I am single and if I were to partner again, finances would be separate. My children live with their father and are adults now, so my money is mine and I like it that way.

What do you have your money invested (not including retirement accounts)?

Various companies I am part owner of, some shares and two properties.

How many accounts do you have to manage your financial life (everyday account, savings, offset, retirement, mortgage, etc.)?

I have a few for the business, but for my personal accounts, I have an SMSF, 4 everyday accounts, a savings account and no mortgage.

What’s in your wallet right now? (e.g credit cards, licence, photo, loyalty cards etc)? Do you regularly switch credit cards to take advantage of new bonuses?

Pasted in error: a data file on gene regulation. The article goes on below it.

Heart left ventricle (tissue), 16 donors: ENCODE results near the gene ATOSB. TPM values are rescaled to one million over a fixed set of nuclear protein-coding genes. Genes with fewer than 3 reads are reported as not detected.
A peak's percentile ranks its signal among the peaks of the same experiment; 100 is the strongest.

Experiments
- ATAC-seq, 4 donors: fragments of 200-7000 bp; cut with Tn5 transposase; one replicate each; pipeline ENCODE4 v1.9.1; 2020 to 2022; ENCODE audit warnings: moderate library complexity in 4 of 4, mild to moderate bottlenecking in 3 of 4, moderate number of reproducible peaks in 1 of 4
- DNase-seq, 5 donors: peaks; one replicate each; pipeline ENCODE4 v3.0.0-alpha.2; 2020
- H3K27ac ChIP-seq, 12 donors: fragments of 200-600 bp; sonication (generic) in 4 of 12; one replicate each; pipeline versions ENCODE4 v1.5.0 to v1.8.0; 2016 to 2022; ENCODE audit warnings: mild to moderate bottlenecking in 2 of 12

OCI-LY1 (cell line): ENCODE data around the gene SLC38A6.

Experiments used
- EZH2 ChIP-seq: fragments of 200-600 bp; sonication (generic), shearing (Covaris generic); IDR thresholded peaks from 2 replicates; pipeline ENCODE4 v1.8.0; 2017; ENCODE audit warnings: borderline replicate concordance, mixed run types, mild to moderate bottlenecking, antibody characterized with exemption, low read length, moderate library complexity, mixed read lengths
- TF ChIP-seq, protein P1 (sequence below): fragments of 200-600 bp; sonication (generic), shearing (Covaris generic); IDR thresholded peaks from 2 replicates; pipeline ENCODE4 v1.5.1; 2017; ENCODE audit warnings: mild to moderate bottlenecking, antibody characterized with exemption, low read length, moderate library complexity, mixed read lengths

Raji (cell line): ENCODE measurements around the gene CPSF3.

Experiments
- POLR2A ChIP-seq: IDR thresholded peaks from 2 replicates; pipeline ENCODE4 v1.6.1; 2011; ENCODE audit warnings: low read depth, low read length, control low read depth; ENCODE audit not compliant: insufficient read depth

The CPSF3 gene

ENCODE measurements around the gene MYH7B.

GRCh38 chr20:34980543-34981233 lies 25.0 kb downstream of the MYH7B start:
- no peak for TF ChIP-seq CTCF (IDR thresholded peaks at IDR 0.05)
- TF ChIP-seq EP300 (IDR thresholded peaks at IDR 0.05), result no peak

I have an extremely messy handbag instead of a wallet. I tend to throw everything in it from my cards to sunglasses, hand cream, wipes, paperwork.

I don’t often change credit cards as chasing points isn’t something I need to bother with.

What’s one money tip or piece of advice you’ve received that you thought was very helpful?

You become the equivalent of the 5 people you spend the most time with. As such, I have a carefully curated selection of people I associate with regularly who are all on my wealth level or higher.

Where do you like to splurge?

I tend to splurge on parties and I buy a lot of alcohol. I own my house outright, have no desire to invest in properties, I am bigger than I want to be so clothing doesn’t interest me and I love my car. I love to entertain and have been known to spend large sums of money on parties.